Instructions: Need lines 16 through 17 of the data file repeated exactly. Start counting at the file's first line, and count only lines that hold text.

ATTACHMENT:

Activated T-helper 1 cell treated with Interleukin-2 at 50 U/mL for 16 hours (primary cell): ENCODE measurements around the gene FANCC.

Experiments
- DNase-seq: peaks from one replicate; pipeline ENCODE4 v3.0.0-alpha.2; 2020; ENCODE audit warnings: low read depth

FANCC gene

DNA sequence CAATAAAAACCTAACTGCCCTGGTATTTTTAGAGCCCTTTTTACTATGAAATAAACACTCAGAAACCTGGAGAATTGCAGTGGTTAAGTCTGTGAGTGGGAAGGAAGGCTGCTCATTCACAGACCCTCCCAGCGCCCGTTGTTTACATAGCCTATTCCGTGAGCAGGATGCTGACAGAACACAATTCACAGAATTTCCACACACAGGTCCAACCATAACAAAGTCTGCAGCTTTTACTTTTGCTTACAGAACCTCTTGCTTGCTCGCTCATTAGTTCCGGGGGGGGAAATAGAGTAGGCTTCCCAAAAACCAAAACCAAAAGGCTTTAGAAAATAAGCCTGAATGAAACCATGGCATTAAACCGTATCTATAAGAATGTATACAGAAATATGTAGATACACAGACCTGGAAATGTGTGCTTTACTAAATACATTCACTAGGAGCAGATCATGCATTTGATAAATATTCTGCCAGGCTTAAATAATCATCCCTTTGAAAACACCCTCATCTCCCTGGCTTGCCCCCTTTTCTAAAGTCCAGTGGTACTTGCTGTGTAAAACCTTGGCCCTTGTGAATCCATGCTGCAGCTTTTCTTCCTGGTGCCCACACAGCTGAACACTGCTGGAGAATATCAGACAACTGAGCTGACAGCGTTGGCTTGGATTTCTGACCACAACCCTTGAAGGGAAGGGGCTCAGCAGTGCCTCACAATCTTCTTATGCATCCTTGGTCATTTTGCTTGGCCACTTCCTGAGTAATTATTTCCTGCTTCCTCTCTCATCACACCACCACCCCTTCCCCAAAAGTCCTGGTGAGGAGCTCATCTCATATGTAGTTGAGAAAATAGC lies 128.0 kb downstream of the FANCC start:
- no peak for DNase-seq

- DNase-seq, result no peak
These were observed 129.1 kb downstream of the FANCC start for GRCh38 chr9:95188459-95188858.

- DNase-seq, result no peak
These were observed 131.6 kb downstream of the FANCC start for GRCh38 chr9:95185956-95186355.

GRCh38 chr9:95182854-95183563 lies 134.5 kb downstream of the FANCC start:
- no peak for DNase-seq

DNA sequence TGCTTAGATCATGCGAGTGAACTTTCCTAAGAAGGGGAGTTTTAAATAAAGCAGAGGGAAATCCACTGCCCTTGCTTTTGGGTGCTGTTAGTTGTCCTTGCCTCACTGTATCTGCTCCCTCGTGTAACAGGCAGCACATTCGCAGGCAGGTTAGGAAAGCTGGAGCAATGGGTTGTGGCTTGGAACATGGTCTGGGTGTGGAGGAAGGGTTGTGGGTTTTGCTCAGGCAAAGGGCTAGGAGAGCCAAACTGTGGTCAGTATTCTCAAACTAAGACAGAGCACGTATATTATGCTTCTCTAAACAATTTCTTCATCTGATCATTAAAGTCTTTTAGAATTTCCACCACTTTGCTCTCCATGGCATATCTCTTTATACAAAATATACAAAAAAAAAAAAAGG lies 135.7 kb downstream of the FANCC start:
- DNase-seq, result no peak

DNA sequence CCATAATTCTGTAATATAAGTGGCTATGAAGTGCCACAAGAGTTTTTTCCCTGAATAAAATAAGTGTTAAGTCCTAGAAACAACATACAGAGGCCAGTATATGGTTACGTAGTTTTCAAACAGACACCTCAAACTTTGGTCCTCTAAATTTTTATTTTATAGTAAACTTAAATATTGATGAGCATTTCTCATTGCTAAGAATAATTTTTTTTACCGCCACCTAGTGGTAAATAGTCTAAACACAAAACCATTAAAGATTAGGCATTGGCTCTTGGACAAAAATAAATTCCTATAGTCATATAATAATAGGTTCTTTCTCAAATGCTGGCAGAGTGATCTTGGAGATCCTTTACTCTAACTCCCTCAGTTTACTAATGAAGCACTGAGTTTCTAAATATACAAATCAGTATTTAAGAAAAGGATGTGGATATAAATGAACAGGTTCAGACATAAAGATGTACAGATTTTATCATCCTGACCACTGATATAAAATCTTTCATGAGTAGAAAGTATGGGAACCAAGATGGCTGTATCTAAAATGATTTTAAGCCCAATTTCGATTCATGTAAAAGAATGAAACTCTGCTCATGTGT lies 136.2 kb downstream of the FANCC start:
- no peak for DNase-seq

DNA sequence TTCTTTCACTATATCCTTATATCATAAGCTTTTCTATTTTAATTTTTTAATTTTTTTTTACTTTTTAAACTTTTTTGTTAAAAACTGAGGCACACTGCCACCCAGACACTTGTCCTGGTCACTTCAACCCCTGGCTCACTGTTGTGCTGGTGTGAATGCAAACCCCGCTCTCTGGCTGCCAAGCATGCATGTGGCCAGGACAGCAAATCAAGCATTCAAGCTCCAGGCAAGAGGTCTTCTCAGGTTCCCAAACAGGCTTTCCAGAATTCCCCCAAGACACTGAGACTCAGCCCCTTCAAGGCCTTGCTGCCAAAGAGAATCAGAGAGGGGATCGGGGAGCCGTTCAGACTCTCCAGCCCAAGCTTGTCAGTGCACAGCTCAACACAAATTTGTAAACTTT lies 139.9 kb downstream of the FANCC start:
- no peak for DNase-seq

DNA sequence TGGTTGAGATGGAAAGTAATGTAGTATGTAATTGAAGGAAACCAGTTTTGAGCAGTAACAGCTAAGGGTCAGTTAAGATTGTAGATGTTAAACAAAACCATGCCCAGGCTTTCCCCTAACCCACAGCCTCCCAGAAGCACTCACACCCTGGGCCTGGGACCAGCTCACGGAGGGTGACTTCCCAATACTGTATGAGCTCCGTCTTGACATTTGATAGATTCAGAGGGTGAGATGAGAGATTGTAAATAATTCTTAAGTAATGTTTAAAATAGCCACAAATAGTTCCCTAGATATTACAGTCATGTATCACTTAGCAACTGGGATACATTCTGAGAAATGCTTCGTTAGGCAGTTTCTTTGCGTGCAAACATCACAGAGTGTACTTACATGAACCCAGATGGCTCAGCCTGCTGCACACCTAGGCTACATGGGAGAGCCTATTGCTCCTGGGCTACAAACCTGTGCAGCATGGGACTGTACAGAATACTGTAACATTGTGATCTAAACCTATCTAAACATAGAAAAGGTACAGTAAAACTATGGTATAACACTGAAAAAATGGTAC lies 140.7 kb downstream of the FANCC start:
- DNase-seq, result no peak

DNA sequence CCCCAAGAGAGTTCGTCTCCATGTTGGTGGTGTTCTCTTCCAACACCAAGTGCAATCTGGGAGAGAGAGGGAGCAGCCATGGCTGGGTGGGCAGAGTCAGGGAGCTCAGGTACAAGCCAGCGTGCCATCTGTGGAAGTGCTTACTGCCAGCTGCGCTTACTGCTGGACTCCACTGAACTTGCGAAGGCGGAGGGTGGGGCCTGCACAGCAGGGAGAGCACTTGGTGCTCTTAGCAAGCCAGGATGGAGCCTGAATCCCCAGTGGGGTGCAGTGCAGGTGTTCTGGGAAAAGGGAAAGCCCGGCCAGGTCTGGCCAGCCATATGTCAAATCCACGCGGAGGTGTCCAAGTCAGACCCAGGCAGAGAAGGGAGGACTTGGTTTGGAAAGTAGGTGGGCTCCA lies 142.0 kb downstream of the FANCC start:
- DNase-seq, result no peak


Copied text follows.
- no peak for DNase-seq

DNA sequence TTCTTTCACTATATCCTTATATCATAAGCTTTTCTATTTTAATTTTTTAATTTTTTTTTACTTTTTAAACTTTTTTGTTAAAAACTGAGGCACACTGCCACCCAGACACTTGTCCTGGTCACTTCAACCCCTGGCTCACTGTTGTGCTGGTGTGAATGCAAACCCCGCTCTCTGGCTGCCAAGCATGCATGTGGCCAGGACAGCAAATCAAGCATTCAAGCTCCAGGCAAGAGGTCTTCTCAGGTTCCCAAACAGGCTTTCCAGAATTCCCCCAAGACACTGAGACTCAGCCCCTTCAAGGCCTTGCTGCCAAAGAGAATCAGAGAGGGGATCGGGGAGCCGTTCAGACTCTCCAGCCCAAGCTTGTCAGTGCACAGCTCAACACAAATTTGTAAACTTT lies 139.9 kb downstream of the FANCC start: